Das doppelte Lena, Autoportrait, 2007
How Nets can reveal who made them,
who wore them,
when and how they were made
(Textile Conservator, Ethnologisches Museum, Berlin)
The archaeological Peruvian department in Ethnologisches Museum in Berlin has a collection of 56 knotted hairnets. These hairnets have not been studied closely before now, and many have ended up in other museum collections around the world turned upside down and titled: bags. However some of these nets are in Ethnologisches Museum still sitting on mummified heads and their correct use can therefore be defined.
Studying ceramic dolls in the museum collection together with written sources it has been possible to define who, when and where they were worn.
Who, where and when?
In many places in the world, where ethnic clothing is still used, head gear sharply indicates geographic affiliation (Golden Triangle, Tibet, Mexico, Central and South America), and so it was in pre-Spanish America too. Furthermore, head gear in those days, as well as in some places still today, indicated hierarchical status or trade (chef's hat). Especially in the Inca society, where all the fine textiles - cumbi - belonged to the emperor and were distributed by him at his will, it was necessary still to distinguish among the different higher classes. This was done through their head gear.
In 1880-87, Wilhelm Reiss and Alphons Stübel, who undertook archaeological excavations in Ancon on the central coast of Peru, and in 1875 they published three volumes with wonderful watercolor illustrations of their excavations. Most of the artefacts ended up in Ethnologisches Museum.
This illustration shows a mummy bundle opened, and cut in half. And the mummy is wearing a hairnet!
The text for the illustration says that unspecified weaving tools were inside this mummy bundle. A backstrap loom, complete with rods and beater, is tied to the outside of the mummy bundle, and sticks wound with yarns has miniature cones with cotton fiber prepared for spinning attached at the top.
A natural conclusion, which already Wilhelm Reiss and Alphons Stübel made, is that the person inside this Ancon mummy bundle was a weaver - wearing a hairnet.
Both men and women were professional weavers in the Inka society. The finest weavings were made by the Aclla (cloistered women) and the next finest by professional male weavers (cumbi camayocs). Fine textiles were extremely highly prized and the weavers had high status in the hierarchy. We assume this was the case in the previous pre-Columbian cultures as well. The illustrated mummy bundles are obviously containing people from the upper ranks of society - very likely local professional weavers - whether male or female.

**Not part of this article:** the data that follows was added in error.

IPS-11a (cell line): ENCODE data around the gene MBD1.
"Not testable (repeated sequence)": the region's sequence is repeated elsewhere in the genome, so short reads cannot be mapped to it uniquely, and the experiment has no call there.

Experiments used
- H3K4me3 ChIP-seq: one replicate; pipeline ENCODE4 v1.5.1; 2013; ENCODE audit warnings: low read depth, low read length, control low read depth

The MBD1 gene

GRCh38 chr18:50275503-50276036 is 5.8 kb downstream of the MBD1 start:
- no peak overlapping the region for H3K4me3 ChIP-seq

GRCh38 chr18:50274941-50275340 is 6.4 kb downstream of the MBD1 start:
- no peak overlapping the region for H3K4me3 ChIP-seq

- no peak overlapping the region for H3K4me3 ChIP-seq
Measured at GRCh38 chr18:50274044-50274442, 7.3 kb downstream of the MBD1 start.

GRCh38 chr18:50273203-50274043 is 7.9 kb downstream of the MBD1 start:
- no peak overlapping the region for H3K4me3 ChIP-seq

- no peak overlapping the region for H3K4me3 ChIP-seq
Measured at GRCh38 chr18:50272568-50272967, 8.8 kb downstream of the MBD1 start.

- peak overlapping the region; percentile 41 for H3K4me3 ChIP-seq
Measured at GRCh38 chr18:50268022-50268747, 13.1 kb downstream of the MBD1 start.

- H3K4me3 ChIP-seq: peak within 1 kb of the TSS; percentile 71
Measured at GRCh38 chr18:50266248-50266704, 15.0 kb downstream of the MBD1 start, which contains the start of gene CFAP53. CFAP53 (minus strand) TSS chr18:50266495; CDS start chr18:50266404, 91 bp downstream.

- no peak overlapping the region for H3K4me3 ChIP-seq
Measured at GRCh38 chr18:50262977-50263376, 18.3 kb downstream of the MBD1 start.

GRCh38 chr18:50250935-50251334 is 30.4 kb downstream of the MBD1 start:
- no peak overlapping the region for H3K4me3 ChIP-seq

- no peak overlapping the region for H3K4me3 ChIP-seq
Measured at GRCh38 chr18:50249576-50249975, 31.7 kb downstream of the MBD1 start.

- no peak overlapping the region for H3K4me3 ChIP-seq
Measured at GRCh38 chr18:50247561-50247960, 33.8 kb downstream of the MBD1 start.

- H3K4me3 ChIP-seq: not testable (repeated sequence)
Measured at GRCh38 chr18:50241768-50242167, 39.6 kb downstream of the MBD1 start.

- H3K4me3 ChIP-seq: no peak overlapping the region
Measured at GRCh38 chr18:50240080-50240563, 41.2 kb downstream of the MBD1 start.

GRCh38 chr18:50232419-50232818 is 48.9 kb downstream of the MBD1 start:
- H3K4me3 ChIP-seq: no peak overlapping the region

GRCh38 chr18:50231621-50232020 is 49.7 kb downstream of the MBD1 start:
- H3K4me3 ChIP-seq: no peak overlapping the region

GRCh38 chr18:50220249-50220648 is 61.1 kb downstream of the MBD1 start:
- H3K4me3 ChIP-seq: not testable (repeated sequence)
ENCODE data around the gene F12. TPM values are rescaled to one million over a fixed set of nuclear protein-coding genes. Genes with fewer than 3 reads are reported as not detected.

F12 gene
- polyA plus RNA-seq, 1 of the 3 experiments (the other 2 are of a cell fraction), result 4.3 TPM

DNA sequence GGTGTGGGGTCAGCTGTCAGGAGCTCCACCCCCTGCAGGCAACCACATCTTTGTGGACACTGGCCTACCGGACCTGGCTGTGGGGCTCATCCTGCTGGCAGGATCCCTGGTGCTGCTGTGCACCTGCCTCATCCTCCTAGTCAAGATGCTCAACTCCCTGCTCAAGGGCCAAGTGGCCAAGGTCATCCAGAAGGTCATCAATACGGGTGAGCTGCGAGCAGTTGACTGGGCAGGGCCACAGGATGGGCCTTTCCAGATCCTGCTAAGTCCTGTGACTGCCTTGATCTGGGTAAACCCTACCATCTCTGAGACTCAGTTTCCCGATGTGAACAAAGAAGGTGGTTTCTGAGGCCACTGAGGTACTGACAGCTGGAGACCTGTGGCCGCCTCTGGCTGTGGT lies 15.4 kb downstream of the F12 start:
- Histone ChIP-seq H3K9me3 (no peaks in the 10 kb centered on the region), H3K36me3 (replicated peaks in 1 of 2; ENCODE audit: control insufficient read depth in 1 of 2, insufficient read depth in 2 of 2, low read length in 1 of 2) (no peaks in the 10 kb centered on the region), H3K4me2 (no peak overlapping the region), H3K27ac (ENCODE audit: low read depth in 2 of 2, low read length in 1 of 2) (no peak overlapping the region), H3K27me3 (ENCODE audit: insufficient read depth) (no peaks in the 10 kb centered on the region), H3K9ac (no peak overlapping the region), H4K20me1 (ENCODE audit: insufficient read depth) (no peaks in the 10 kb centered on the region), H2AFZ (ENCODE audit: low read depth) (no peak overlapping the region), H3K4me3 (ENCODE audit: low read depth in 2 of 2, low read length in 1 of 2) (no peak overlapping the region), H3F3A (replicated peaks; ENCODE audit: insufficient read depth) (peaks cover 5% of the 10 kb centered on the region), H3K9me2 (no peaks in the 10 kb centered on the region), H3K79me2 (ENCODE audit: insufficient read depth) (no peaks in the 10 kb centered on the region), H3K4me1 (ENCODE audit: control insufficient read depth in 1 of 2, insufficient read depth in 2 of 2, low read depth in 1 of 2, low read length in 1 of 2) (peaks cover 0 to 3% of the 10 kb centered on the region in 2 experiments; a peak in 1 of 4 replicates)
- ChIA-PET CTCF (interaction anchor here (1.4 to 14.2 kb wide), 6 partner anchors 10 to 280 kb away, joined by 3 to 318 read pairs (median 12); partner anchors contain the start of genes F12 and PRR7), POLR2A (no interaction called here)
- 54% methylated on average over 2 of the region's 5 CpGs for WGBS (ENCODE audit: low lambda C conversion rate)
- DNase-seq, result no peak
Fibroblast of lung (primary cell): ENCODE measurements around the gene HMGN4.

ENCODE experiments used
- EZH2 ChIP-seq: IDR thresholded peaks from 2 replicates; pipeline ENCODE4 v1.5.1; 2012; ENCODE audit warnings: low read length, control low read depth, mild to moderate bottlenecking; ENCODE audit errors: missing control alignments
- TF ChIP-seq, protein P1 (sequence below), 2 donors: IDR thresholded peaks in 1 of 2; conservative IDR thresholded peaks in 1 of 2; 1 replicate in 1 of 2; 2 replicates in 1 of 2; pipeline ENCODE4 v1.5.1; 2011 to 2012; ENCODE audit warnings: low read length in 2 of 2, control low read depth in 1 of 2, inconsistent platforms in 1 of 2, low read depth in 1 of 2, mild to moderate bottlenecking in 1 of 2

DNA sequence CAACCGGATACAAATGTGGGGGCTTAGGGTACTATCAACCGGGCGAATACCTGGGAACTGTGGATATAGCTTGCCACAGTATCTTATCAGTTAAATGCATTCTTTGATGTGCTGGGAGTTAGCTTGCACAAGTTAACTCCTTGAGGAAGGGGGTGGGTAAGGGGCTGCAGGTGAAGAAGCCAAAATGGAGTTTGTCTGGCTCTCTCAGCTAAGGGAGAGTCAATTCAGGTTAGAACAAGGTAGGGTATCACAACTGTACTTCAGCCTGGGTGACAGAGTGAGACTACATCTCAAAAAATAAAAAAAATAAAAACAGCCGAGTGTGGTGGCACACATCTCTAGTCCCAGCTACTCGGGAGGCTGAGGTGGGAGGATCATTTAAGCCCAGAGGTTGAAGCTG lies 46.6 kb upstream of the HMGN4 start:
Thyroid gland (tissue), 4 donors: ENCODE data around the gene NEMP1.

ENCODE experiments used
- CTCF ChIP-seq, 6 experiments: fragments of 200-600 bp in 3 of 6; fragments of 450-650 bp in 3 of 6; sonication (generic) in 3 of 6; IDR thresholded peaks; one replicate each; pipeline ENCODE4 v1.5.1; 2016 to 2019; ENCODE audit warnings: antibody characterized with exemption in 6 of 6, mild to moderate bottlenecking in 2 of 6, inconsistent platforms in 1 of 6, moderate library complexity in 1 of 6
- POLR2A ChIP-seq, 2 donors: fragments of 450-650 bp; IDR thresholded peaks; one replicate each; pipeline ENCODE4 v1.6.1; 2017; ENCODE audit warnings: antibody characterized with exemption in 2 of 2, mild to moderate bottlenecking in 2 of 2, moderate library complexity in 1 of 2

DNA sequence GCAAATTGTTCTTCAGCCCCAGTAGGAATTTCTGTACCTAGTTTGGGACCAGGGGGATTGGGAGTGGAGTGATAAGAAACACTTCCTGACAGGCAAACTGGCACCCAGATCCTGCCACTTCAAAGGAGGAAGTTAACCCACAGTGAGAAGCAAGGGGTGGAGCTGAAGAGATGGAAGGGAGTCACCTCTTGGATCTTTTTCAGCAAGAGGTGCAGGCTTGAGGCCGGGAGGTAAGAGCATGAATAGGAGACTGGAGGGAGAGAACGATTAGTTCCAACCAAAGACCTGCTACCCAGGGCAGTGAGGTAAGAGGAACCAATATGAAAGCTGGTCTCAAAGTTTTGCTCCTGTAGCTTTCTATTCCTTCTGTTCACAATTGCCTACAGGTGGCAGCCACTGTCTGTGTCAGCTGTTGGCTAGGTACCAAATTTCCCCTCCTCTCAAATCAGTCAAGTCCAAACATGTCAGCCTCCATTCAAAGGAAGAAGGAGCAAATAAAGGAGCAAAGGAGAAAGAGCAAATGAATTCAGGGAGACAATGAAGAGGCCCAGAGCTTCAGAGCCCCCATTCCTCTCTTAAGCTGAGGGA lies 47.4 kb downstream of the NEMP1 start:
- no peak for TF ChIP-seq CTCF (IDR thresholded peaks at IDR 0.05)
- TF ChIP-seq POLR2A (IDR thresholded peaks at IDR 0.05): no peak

A mummy head in Ethnologisches Museum's collection wearing a hairnet -was tested for its gender by the forensic anthropologist John Verano (Tulane University) and he concluded that it was probably male.
Two stylized anthropomorphic ceramic figurines (called Cuchimilcos ) from the Chancay Culture - 1300 - 1500 AD, from the central coast of Peru belonging to the Metropolitan Museum show a man and a woman each wearing a hairnet!
A number of ceramic Chancay figurines in Ethnologisches Museum are either female or without sexual attributes - and are wearing the same kind of hairnets.
I therefore suggest, that weavers (although maybe not exclusively), being male or female on the middle coast of Peru, around AD 1300-1500 were wearing these hairnets.
In pre-Spanish Peru mainly wool from the alpaca and cotton were used in textile production. But also plant fibers - especially from a plant called Fourcreae Andina which belongs to the Agave family - were used. Fourcreae was made into thread as fine as linen and used for tunics as an alternative to cotton. The fiber is still grown, processed and used for making bags in Ecuador. The thick leaves of the Fourcreae are split, beaten, retted, dried, combed and spun much in the same way as linen.
We made raster microscopy photographs (scanning electron microscope) of the archaeological net fibers, and by comparing them to reference fiber material concluded that the nets were actually made from Fourcreae.
The nets are knotted and many of them have patterns in a technique that resembles tatting - a knotting technique which was very popular in the Western World a hundred years ago, and which was mainly used for creating lace-like edges on handkerchiefs, scarves etc. It was a long way to come to this conclusion, as the so similar technique have such different end products.
About half of the hairnets have a purple patterns. Plant fiber yarns are very hard to dye, and here the dyestuff adheres only to the surface of the fibers, which can be seen in a microscope. So the patterns were painted on.
Only the shellfish - known as purpura or caracolillo produces this special purple color.
It is produced in a mollusc gland and can be extracted either by pulling the animal out of its shell - thus killing it - or the dye can be milked, actually leaving the animal alive. It is set free again, and able to reproduce the dyestuff for one or two further milkings. Because of the scarcity of this mollusc the purple shellfish color was very valuable both in old Rome and Peru (where it has only been documented twice before). So it was really exciting when we could prove - using the Fourier-Transformation-Infrared-Spectrometry (FT-IR), to compare the different spectre peaks with relevant reference spectra.- that these fine hairnets were actually painted with shellfish purple!
All in all amazing how much a net can tell you if you just look closely enough!